Meter
The repetition of stressed and unstressed syllables in a line of poetry.
Mood
The 'emotions' of a work or of the author in his or her creation of the work.
Narrative
Writing which tells a story or relates events or dialogue
Nonfiction
Writing that is factual, not creative or fictional.
Omniscient
Form of writing where the author is "all-knowing" and can share each character's thoughts or past.
Onomatopoeia
The use of words whose sounds express or suggest their meaning. (ex. - "hiss" or "meow".)
Paraphrase
Restate text or passage in other words, often to clarify meaning or show understanding.
Personification
Something non-human which is given human qualities or human form (ex. Flowers danced about the lawn.).
Phonics
The relationship between letters and sounds fundamental in beginning reading.
Plot
The sequence in which the author arranges events in a story. The structure often includes the rising action, the climax, the falling action and the resolution.
Poetry
Writing that aims to present ideas and evoke an emotional experience in the reader through the use of meter, imagery, and sometimes, rhyme.
Point of view
The vantage point from which the story is told.
Possessive
A form of a noun or pronoun that indicates belonging to someone or something. (usually apostrophe and s. Michael's boat.
Prefix
A Prefixes are groups of letters that can be placed before a word to alter its meaning.
Print Media
Includes such forms as newspapers, periodicals, magazines, books, newsletters, advertising, memos, business forms, etc.
Problem/Solution
An organizational structure in nonfiction texts, where the author typically presents a problem and possible solutions to it.
Propaganda Techniques
Unfounded or illogical ways of getting someone to agree with your point of view.
Public
document A document that focuses on civic issues or matters of public policy.
Reading critically
Reading in which a questioning attitude, logical analysis and inference are used to judge the worth of text.
Reading rate
The speed at which a person reads, usually silently.
Research
A systematic study of a subject or problem.
Resolution
The part of a story following the climax, in which the story's main conflict is resolved.
Retell
Recounting in your own words a story or article that has just been read.
Rhyme
Identical or very similar recurring final sounds in words usually at the end of lines of a poem.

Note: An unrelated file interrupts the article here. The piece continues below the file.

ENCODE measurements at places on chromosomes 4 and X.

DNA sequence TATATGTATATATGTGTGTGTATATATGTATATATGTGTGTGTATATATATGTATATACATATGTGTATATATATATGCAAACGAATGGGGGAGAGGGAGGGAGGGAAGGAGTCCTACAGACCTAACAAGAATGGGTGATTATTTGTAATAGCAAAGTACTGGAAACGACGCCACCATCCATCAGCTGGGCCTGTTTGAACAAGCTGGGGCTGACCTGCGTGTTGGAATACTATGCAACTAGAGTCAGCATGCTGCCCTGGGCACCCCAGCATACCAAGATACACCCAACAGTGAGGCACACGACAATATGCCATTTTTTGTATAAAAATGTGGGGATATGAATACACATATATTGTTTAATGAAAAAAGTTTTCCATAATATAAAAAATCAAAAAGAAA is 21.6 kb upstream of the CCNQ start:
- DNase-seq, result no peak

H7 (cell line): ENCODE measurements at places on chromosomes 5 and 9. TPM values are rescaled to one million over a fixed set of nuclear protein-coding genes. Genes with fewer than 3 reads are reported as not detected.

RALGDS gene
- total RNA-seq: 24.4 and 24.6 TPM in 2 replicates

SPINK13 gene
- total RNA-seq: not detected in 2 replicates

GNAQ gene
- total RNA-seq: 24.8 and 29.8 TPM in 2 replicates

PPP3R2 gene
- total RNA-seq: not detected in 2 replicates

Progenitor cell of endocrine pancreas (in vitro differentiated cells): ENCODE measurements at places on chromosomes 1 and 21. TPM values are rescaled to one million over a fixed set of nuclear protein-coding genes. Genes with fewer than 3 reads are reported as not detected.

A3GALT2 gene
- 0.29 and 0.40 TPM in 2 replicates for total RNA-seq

Rhythm
The pattern or beat of a poem.
Rising Action
The part of a story where the plot becomes increasingly complicated, leading up to the climax.
Root Word
A root word is one to which prefixes and suffixes can be added (example: HELP - helpful, unhelpful, helpless, helper)
Satire
The use of ridicule, sarcasm, or irony in writing to make fun of someone or something.
Self-monitor
A comprehension strategy; knowing or recognizing when what one is reading or writing is not making sense.
Semantics
The study of meaning in language.
Setting
The time and place in which a story unfolds.
Simile
A comparison of two unlike things in which a word of comparison (like or as) is used (e.g., She eats like a bird.).
Sonnet
A lyric poem of fourteen lines whose rhyme scheme is usually abbaabba cdecde.
Primary Source
Text and/or artifacts that tell a first-hand account or are original works (letters, journals, etc.)
Secondary Source
Text and/or artifacts that are not original, but written from something original (biographies, magazine articles, research papers).
Story Maps
A visual representation of a story that provides an overview including characters, setting, the problem, and resolution or ending.
Subject area
An organized body of knowledge; a discipline; a content area.
Suffix Suffixes
are groups of letters placed after a word that change its meaning or part of speech.
Summarize
To capture all the most important parts of the original story, but express them in a much shorter space, and in the readers own words.
Style
How an author writes; an author's use of language
Symbolism
A device in literature where an object represents an idea.
Synonym
One of two or more words in a language that have highly similar meanings (e.g., sorrow, grief, sadness).
Syntax
The pattern or structure of word order in sentences, clauses and phrases.
Text Structure
The author's method of organizing a text.
Theme
A topic of discussion or writing; a major idea broad enough to cover the entire scope of a literary work.
Thesis
The basic argument advanced by a speaker or writer
Third Person
A perspective that presents the events of the story from outside of any single character's perception
Tone
The attitude of the author toward the audience and characters (e.g., serious or humorous).
Validity
Refers to statements that have the appearance of truth or reality.
Venn Diagrams
Idea map made up of two or more overlapping circles.
Voice
The fluency, rhythm and liveliness in writing that make it unique to the writer.